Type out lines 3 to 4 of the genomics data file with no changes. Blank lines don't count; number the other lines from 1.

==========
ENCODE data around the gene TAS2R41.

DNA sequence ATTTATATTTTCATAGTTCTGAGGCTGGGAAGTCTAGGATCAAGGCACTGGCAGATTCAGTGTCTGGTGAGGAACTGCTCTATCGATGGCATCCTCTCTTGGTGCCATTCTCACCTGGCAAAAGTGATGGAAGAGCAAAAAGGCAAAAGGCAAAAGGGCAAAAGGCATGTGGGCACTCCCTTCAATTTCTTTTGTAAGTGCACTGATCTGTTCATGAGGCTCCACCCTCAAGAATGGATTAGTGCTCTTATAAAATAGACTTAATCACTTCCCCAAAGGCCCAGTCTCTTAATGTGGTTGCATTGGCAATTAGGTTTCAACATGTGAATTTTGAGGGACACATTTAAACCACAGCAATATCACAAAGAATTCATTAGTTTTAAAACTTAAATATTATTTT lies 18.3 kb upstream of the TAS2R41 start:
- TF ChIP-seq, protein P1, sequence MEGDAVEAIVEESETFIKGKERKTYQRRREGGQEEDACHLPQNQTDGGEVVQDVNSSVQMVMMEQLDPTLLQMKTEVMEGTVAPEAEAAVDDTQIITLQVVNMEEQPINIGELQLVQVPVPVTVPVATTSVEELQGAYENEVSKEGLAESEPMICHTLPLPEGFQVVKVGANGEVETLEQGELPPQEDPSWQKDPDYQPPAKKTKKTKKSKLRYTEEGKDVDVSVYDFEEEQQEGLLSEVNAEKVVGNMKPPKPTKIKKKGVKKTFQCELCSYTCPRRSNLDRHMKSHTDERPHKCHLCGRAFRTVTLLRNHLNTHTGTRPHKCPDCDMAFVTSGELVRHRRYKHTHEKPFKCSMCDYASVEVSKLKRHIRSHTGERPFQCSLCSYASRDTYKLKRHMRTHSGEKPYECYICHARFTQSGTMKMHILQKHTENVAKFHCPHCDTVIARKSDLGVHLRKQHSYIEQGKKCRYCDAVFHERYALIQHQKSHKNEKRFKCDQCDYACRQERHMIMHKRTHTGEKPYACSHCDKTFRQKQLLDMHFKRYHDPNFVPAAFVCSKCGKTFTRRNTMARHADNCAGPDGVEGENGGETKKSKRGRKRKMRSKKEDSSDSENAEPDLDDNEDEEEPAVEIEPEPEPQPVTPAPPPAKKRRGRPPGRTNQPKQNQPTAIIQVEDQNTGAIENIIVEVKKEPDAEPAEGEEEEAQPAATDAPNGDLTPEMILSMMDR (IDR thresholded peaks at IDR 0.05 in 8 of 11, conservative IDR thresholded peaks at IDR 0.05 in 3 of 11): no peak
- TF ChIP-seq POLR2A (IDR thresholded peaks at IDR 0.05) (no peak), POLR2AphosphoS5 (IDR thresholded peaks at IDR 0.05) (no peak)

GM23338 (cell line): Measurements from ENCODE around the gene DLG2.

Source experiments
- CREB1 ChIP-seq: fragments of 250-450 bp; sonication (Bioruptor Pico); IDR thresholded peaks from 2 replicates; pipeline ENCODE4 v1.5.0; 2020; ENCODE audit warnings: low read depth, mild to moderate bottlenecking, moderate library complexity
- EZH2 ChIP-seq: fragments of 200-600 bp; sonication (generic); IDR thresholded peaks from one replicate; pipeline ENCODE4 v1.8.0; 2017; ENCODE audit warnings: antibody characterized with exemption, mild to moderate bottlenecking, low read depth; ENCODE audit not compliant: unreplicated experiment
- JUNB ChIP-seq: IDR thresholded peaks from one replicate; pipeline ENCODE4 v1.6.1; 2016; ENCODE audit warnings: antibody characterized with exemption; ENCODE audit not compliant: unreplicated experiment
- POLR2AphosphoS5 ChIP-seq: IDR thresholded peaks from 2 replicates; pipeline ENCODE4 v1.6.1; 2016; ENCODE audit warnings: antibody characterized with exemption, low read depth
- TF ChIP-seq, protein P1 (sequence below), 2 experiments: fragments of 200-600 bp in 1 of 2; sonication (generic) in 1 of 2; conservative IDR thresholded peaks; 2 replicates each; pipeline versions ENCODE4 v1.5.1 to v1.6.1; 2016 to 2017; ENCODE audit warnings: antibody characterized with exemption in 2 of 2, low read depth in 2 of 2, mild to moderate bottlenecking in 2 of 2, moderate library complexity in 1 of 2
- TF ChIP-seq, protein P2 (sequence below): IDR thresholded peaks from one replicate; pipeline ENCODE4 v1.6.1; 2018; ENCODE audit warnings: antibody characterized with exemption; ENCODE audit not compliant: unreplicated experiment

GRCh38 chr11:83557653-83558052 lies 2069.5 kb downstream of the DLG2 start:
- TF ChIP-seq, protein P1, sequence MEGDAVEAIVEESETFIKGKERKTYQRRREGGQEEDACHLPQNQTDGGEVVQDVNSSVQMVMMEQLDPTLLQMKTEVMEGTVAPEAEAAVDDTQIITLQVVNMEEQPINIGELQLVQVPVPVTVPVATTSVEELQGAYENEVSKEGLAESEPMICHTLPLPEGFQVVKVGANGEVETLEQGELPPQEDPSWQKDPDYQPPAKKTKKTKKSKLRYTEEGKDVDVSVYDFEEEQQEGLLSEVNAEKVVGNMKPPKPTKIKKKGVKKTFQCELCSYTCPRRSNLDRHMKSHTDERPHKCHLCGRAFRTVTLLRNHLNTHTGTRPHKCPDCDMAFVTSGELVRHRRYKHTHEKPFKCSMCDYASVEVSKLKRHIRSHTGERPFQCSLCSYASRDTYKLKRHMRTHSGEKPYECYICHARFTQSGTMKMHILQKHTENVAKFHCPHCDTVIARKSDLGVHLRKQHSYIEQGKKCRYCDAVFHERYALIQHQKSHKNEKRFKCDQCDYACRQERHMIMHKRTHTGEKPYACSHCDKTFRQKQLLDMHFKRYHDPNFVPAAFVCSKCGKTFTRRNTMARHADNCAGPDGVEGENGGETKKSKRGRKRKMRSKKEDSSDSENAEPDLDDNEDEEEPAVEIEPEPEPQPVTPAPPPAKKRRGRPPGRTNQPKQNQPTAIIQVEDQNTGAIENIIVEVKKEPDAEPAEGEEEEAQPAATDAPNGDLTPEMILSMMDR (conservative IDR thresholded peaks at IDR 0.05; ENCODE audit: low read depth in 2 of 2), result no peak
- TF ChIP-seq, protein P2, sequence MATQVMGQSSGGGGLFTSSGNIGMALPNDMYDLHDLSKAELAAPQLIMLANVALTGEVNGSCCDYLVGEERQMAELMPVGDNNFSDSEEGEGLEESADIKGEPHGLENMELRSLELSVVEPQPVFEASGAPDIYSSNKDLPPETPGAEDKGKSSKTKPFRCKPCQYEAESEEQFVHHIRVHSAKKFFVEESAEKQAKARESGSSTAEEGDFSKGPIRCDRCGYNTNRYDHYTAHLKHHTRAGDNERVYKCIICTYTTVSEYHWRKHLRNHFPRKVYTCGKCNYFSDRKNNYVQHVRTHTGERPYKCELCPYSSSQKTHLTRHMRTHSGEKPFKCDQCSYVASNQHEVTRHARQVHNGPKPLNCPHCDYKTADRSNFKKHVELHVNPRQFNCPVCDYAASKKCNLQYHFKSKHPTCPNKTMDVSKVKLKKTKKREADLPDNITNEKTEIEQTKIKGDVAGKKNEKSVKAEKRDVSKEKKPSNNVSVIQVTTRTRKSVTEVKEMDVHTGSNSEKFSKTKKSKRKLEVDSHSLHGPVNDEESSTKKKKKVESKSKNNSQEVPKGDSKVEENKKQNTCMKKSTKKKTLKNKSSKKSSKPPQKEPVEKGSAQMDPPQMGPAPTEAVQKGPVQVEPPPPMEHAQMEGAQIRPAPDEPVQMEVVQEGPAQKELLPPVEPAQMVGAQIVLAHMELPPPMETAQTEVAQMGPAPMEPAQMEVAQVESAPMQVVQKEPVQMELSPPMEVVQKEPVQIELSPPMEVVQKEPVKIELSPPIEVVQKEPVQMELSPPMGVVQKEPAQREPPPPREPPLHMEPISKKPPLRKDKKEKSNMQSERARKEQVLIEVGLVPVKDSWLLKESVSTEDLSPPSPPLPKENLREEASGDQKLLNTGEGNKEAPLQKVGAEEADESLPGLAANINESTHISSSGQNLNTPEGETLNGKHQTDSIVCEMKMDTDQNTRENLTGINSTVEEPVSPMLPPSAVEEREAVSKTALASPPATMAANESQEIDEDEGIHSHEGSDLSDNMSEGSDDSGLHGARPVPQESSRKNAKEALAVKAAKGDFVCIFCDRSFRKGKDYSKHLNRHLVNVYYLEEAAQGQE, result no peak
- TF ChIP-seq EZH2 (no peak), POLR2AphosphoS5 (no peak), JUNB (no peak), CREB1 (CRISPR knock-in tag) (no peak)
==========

- TF ChIP-seq, protein P1, sequence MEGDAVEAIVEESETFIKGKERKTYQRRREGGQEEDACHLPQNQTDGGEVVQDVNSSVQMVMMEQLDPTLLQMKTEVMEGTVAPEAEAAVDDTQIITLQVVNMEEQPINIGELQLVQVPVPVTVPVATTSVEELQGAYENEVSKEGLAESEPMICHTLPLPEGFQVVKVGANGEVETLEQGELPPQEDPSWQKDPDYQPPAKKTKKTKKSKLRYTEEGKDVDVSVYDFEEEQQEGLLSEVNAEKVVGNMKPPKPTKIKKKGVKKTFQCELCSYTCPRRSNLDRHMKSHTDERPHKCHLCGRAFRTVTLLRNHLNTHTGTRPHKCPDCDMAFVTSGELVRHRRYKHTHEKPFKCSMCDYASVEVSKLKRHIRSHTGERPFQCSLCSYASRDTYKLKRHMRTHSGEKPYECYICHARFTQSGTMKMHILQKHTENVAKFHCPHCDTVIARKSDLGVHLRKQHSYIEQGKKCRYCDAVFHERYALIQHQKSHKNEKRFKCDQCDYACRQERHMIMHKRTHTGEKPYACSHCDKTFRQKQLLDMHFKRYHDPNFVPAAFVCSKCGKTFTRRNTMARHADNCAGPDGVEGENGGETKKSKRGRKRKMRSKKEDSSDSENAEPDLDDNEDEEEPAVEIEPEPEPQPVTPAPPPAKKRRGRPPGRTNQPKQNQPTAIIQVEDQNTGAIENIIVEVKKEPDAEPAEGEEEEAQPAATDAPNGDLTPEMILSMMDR (IDR thresholded peaks at IDR 0.05 in 8 of 11, conservative IDR thresholded peaks at IDR 0.05 in 3 of 11): no peak
- TF ChIP-seq POLR2A (IDR thresholded peaks at IDR 0.05) (no peak), POLR2AphosphoS5 (IDR thresholded peaks at IDR 0.05) (no peak)